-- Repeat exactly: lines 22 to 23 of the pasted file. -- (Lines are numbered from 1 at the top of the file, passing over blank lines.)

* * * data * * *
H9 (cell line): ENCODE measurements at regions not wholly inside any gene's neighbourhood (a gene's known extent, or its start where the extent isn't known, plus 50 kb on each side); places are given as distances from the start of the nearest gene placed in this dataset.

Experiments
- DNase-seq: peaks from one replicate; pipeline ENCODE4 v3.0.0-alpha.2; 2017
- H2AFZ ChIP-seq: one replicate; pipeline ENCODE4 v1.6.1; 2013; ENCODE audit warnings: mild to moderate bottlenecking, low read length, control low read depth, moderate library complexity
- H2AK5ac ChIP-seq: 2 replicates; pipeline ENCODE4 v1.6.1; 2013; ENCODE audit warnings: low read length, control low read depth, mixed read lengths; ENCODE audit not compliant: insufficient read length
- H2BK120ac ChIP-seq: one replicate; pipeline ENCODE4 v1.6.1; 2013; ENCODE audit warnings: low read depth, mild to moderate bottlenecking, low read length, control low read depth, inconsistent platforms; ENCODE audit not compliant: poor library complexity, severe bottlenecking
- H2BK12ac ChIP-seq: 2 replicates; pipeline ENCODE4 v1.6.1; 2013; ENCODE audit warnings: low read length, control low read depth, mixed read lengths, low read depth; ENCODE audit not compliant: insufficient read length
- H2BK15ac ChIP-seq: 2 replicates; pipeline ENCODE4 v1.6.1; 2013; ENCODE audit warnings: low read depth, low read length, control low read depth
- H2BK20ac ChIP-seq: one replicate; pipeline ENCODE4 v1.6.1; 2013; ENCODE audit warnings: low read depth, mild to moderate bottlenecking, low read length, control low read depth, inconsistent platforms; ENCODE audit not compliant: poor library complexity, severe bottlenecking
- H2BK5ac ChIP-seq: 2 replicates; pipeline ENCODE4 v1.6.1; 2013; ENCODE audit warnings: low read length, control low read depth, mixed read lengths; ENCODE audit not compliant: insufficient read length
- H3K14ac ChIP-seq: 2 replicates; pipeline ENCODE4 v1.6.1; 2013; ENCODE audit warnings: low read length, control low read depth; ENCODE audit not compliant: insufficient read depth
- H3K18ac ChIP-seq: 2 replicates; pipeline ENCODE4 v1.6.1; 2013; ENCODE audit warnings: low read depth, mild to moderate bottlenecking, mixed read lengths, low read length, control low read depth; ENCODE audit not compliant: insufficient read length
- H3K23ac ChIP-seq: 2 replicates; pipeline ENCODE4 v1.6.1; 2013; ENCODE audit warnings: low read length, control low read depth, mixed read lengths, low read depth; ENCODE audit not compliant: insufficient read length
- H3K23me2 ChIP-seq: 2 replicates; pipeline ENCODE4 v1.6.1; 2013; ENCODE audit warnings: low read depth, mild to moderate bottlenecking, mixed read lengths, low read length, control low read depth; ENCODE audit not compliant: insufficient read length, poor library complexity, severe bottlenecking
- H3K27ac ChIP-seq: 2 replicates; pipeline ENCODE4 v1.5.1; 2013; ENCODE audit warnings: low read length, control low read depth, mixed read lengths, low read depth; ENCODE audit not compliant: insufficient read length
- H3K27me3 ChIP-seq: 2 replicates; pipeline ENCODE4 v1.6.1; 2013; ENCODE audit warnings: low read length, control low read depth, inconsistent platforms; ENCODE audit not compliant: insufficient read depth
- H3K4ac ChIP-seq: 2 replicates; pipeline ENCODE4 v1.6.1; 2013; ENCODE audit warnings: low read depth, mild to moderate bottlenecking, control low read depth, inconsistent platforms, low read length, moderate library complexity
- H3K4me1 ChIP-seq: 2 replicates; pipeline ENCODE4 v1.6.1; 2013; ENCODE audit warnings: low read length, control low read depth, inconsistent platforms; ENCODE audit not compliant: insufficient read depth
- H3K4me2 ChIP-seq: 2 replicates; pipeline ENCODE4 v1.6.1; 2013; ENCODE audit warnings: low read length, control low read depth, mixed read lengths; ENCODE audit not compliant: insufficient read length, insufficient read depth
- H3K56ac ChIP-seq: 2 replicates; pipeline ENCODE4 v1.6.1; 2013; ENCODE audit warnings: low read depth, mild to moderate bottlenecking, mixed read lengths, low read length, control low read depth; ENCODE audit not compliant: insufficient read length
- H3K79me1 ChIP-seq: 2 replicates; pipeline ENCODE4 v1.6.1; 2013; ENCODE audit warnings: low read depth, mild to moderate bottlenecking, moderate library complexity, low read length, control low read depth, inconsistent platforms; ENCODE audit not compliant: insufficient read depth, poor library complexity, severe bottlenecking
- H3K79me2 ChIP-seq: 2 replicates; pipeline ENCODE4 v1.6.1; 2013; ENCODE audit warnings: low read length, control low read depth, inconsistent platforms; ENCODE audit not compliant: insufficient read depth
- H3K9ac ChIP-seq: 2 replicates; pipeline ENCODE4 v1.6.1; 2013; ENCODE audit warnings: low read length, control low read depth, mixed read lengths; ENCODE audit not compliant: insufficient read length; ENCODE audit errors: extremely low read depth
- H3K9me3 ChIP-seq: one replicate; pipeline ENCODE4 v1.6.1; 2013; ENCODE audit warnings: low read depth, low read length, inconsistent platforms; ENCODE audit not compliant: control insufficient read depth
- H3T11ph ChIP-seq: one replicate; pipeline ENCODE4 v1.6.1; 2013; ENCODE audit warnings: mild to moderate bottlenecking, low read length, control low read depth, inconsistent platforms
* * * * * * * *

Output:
- H3K79me2 ChIP-seq: 2 replicates; pipeline ENCODE4 v1.6.1; 2013; ENCODE audit warnings: low read length, control low read depth, inconsistent platforms; ENCODE audit not compliant: insufficient read depth
- H3K9ac ChIP-seq: 2 replicates; pipeline ENCODE4 v1.6.1; 2013; ENCODE audit warnings: low read length, control low read depth, mixed read lengths; ENCODE audit not compliant: insufficient read length; ENCODE audit errors: extremely low read depth